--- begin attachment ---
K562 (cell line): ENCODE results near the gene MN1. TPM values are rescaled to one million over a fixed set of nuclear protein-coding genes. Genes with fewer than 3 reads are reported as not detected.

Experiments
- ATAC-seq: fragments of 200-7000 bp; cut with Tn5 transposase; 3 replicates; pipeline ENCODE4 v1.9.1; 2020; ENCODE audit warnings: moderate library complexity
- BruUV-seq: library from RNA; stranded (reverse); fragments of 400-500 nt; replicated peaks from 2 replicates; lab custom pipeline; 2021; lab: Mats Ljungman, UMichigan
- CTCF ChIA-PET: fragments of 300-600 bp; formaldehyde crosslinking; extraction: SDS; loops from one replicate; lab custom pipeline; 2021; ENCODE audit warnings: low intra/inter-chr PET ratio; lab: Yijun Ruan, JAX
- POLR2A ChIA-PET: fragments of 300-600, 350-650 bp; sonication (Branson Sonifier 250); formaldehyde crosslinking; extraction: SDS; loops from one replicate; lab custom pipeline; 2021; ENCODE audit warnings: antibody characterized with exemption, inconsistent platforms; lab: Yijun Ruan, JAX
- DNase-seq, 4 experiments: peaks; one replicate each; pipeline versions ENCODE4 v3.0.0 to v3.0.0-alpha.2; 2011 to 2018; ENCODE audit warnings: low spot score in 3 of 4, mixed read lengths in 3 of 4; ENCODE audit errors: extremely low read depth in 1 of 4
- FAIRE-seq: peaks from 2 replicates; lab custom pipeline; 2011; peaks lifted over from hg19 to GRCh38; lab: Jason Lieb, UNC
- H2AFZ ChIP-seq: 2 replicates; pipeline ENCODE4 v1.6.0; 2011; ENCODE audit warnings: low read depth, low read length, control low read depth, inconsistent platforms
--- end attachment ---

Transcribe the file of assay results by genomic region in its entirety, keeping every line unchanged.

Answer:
K562 (cell line): ENCODE results near the gene MN1. TPM values are rescaled to one million over a fixed set of nuclear protein-coding genes. Genes with fewer than 3 reads are reported as not detected.

Experiments
- ATAC-seq: fragments of 200-7000 bp; cut with Tn5 transposase; 3 replicates; pipeline ENCODE4 v1.9.1; 2020; ENCODE audit warnings: moderate library complexity
- BruUV-seq: library from RNA; stranded (reverse); fragments of 400-500 nt; replicated peaks from 2 replicates; lab custom pipeline; 2021; lab: Mats Ljungman, UMichigan
- CTCF ChIA-PET: fragments of 300-600 bp; formaldehyde crosslinking; extraction: SDS; loops from one replicate; lab custom pipeline; 2021; ENCODE audit warnings: low intra/inter-chr PET ratio; lab: Yijun Ruan, JAX
- POLR2A ChIA-PET: fragments of 300-600, 350-650 bp; sonication (Branson Sonifier 250); formaldehyde crosslinking; extraction: SDS; loops from one replicate; lab custom pipeline; 2021; ENCODE audit warnings: antibody characterized with exemption, inconsistent platforms; lab: Yijun Ruan, JAX
- DNase-seq, 4 experiments: peaks; one replicate each; pipeline versions ENCODE4 v3.0.0 to v3.0.0-alpha.2; 2011 to 2018; ENCODE audit warnings: low spot score in 3 of 4, mixed read lengths in 3 of 4; ENCODE audit errors: extremely low read depth in 1 of 4
- FAIRE-seq: peaks from 2 replicates; lab custom pipeline; 2011; peaks lifted over from hg19 to GRCh38; lab: Jason Lieb, UNC
- H2AFZ ChIP-seq: 2 replicates; pipeline ENCODE4 v1.6.0; 2011; ENCODE audit warnings: low read depth, low read length, control low read depth, inconsistent platforms